So if you want to make sure Eat Stop Eat keeps working remember to keep it positive. Don’t use your fasts as a punishment, use it as a tool to lose weight, and build positive momentum.

Every time you complete a 24 hour fast, it’s a small win for you.

(Yeah you!)



Confront your Assumptions

The controversy over differing nutritional theories arises more from semantics and the limitation of language than it does from scientific principles.

These may sound like sharp words that admittedly could almost seem elitist, so let me try to explain…

The argument that a ‘calorie is not a calorie’, or that ‘not all calories are created equal’ is an error in language. Either that or an illustration of a gross lack of understanding.

(Adding funny pics that people can relate to doesn’t make an assumption more valid)

A calorie is a measure of energy. So a calorie by definition must be a calorie, just like an inch is by definition and inch and a pound by definition is a pound.

What is typically meant when someone says “not all calories are equal” is “not all macro-nutrients are equal” which is a valid statement.

The problem arises again in language… someone is thinking “Not all macro-nutrients are equal”(which is true) but says “Not all calories are equal” (which is not true)…and you can see where the confusion arises.

Entire online debates rage on because each side is arguing a one-sided argument… A calorie is a calorie (true) and no all macro-nutrients are the same (also true).

The language confuses people..and since both sides are technically right, the only logical conclusion is that the people arguing the other side are simply crazy, or jaded, or delusional.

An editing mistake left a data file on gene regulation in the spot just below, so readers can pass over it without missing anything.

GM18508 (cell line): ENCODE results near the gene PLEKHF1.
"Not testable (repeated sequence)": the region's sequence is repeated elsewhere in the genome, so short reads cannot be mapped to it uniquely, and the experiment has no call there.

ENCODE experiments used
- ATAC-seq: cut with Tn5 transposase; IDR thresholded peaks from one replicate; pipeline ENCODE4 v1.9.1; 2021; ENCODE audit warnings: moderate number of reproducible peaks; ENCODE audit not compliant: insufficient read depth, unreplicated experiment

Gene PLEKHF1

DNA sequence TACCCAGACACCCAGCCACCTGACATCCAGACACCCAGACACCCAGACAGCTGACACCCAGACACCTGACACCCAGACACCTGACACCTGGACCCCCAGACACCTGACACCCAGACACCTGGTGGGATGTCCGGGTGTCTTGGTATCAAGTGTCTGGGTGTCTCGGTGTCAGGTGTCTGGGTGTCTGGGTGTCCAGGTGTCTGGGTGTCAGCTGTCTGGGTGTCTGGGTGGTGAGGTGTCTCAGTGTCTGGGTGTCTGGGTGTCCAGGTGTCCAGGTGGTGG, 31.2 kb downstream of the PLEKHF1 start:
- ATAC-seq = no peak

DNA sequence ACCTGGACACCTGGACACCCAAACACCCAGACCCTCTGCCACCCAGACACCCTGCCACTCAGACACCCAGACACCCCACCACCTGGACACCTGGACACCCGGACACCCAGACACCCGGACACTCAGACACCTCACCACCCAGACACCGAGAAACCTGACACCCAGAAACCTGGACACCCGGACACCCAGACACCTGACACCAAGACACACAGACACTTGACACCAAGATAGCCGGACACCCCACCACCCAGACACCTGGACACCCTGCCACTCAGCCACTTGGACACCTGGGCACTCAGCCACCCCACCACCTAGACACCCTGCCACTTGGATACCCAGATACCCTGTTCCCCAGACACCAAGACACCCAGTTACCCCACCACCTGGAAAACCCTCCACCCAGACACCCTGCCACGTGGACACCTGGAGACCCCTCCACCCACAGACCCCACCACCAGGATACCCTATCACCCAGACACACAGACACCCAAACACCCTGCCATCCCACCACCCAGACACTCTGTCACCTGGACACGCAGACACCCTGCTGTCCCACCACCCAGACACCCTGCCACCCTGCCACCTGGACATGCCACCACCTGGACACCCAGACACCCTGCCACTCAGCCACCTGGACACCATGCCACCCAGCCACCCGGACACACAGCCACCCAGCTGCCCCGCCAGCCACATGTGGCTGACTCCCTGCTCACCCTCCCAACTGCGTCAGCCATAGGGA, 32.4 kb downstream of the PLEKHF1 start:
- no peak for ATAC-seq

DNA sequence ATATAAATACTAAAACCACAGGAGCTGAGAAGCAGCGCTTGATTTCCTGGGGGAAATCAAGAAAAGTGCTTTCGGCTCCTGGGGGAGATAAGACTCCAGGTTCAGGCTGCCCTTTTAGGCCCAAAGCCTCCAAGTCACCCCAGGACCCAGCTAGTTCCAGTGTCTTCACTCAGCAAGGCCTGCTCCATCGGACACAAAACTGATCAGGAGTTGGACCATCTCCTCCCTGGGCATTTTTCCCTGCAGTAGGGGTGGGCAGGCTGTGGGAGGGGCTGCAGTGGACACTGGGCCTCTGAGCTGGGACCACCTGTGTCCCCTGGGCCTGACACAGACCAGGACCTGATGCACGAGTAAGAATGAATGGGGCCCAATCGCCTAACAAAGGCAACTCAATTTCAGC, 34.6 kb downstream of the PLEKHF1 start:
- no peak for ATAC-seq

This is similar to me arguing that car tires are round, and you vehemently denying that they are round, because they are made or rubber. We can argue all day, but we’re not going to get anywhere until we realize we’re both right, and we’re talking about to different properties of the tire (its shape and what it’s made of)

The other issue with nutrition is one of critical thinking… of trying to figure out what is, and is not an absolute.

We tend to mistake our assumptions for absolutes. This leads to faulty logic…or even extremely sound logic just based on incorrect assumptions.

An assumption is something we take for granted or presuppose. Usually it is something we previously learned and do not question. It is part of our system of beliefs.

We all make hundreds of assumptions every day without thinking about it. Many assumptions are sound and justifiable. Many, however, are not.

Daily assumptions are necessary to simply navigate the world. For example, you only feel safe driving through a green light assuming that the cars waiting at the red light are in fact going to wait and not just charge headlong through the intersection on a red.

In research Assumptions are the things we take for granted in the study: statements by the researcher that certain elements of the research are understood to be true.

Here are some examples.

The Atwater factors…you know, our estimated (and rounded) amount of calories per gram of Protein, Carbs and Fats (4,4,9 respectively) These are in fact estimates.

They were set more than 100 years ago, and are estimates based on the average of a large number of foods, then rounding those numbers so they’re nice and even.

But if we assume the Atwater factors as absolutes it can skew the rest of our logic.

As an example, protein at 4 Calories per gram is an extremely rough estimate…and at times the measured number can be closer to and even at extreme times, below 3 Calories per gram, Depending on the amino acid make up of said protein.

Why does this matter? Because if we assume that calories at 4 are an absolute, but then see weight loss  or weight gain that is unaccounted for in our math…we are left with no choice but to theorize at other possible reasons for the additional weight loss.

The other problem with the Atwater factors is the secondary assumption..that all of the energy that is estimated to be contained in the food makes it into our blood stream and thus incorporated into the systems of our body. In other words, not just into our mouths or gut, but actually into our bodies.

This is also an incorrect assumption as shown by the recent research on Almonds.  But if you ignore the concept of ‘metabolizable energy’ (the energy that is actually available to your body) then you must come up with other possible explanations for the discrepancy…

Another example is the suggestion that ‘obese people eat the same amount of calories as non-obese people’.